According to practical experience, typical noise variables during manufacturing are friction, blank holder force, blank position, and material properties. If these values are varied automatically within a user-defined variability range, and if one evaluates the simulation results statistically, then the first substantial result is obtained: the scatter of springback (seeFigure 4).
Certain areas of the part exhibit large springback variations that would lead to high reject rates in production. The simulation software helps to explain how these areas can be positively influenced by appropriate process parameter adjustments or by modifications of the part or the die process engineering. The result of Sigma analysis is a forming process that delivers accurate parts with a low reject rate.
The second important result is the median springback result value (seeFigure 5). This value is nearly independent from the process parameters variation. However, it can be particularly influenced by the geometric compensation of the tool. The median result value is thus the starting point for the compensation that takes place in the next step.
Springback Compensation. As was pointed out on the basis of Sigma analysis, the dimensional specifications of the part can be ensured particularly via geometric compensation of the tool. Therefore, three different areas are defined within the tool (seeFigure 6). First of all, the area of the part marked as direct has to be compensated directly. Second, the binder area marked as fixed has to remain unchanged. Third, the transient area marked as transition corresponds to the addendum shown in the lead image. Such assignment is performed automatically if the die faces are generated with the software.
Compensation of the die faces is implemented in the opposite direction of springback, with the same value. The actual compensation is determined by a user-defined multiplication factor. The computation of the compensation is performed by an efficient algorithm that exhibits its strength in the calculation time and the surface quality. The compensated tool geometry is used as input for the next simulation.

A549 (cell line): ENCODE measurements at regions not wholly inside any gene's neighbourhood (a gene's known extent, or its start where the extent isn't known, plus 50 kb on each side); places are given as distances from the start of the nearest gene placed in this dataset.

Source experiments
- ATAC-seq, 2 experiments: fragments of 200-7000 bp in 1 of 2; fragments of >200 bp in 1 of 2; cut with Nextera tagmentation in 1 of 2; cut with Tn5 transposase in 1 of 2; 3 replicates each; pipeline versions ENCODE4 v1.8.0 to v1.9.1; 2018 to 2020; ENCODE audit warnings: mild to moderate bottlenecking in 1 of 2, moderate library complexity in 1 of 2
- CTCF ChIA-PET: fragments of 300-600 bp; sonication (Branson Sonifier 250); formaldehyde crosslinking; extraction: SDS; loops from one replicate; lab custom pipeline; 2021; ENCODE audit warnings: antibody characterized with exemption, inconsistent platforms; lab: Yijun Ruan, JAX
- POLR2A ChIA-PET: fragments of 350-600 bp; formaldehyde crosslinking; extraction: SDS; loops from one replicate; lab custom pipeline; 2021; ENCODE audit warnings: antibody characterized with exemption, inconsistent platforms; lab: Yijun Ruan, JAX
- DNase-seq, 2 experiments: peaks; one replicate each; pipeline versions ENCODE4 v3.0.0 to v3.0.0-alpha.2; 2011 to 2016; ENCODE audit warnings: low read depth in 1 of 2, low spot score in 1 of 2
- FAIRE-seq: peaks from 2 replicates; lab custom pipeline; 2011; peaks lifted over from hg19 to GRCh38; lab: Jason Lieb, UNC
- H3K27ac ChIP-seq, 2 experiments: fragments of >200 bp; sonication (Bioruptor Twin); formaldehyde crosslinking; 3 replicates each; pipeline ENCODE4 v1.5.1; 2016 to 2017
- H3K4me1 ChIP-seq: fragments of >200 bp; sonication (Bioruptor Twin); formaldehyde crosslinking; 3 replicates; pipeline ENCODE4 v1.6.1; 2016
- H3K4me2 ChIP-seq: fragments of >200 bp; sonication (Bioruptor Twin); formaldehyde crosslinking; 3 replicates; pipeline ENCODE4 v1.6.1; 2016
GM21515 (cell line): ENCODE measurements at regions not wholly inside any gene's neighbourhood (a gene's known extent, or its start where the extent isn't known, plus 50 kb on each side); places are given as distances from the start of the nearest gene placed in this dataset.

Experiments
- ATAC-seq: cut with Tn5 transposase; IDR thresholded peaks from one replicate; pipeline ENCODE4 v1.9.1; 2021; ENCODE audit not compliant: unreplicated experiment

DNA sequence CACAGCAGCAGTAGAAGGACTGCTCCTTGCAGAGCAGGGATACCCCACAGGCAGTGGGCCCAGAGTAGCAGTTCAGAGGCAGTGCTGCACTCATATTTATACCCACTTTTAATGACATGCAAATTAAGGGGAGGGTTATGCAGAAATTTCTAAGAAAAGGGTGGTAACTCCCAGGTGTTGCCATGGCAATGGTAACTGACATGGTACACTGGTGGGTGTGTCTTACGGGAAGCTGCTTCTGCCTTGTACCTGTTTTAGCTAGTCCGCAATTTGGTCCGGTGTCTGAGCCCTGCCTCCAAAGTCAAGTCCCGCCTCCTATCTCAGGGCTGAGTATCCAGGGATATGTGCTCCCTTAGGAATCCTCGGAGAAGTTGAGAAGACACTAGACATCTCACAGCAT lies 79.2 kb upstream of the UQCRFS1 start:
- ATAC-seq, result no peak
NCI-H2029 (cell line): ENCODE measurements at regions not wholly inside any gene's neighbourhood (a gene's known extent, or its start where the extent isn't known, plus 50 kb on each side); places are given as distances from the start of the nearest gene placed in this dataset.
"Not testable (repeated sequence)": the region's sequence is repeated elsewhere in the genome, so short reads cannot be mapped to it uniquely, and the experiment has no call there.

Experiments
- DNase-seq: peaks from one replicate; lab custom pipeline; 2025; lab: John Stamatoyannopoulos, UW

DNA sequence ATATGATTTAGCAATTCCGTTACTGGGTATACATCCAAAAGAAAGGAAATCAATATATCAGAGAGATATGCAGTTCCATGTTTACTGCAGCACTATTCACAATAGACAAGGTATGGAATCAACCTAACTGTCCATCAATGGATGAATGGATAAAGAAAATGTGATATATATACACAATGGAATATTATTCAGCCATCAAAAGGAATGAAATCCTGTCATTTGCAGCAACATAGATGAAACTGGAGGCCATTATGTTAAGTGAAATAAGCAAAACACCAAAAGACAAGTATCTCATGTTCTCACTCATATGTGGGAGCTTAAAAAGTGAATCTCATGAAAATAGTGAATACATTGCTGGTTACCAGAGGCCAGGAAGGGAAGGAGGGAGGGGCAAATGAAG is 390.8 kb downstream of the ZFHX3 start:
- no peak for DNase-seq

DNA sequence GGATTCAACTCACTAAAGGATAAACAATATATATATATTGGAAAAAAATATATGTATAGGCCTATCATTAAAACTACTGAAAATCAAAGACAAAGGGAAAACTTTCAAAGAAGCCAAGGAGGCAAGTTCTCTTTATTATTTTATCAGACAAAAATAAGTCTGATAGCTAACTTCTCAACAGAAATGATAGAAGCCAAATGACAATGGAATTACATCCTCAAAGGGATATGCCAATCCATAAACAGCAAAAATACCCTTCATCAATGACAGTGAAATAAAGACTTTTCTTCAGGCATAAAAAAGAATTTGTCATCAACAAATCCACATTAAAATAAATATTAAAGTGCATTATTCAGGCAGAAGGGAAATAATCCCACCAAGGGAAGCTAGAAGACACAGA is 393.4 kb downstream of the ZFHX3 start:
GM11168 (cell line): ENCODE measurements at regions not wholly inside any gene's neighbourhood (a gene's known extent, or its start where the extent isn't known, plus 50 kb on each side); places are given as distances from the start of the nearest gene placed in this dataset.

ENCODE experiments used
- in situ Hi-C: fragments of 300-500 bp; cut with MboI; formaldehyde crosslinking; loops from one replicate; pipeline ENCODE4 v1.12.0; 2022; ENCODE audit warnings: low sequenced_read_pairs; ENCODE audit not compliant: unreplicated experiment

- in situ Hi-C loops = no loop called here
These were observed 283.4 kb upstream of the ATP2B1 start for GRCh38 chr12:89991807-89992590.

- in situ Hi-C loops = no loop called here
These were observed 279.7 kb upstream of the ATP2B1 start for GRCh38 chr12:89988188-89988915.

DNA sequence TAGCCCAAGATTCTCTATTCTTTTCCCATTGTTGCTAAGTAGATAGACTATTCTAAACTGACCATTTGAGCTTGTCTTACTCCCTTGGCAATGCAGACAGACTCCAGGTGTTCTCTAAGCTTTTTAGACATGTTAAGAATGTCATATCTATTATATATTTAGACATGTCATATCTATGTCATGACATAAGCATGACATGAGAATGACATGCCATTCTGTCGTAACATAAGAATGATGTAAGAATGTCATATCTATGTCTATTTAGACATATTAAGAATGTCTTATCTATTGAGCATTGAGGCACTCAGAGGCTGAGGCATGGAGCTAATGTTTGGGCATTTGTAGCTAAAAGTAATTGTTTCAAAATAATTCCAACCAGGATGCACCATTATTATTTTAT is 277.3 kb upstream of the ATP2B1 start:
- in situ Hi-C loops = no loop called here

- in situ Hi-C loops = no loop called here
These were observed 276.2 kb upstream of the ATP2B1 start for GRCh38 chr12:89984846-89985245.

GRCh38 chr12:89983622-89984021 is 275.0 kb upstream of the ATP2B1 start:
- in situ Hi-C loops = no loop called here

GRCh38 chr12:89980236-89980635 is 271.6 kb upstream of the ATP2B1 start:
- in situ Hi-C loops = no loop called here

After two compensation loops, the springback result is finally presented within the required tolerance.Figure 7shows the part geometry before and after the compensation.
Finally, the coupling between the simulation software and common CAD systems enables fast tooling surfaces construction up to the generation of milling data via appropriate interfaces.
Global competition applies pressure to reduce time and cost of the entire process of tool production, from part development to die tryout. Instead of compensating springback via real tryout loops, compensation now can be achieved via virtual tryout loops during the die process and tooling engineering. Furthermore, the tool construction performed using simulation software enables engineers to plan the manufacturing of parts more accurately with respect to capacity and logistics and, consequently, to obtain an additional increase of throughput and productivity.
Dr. Markus Thomma is global marketing director of AutoForm Engineering GmbH and Thomas Brenne is application engineer of AutoForm Engineering Deutschland GmbH, Technoparkstrasse 1, CH-8005 Zurich, Switzerland, 41-43-444-6161, firstname.lastname@example.org,email@example.com, www.autoform.com.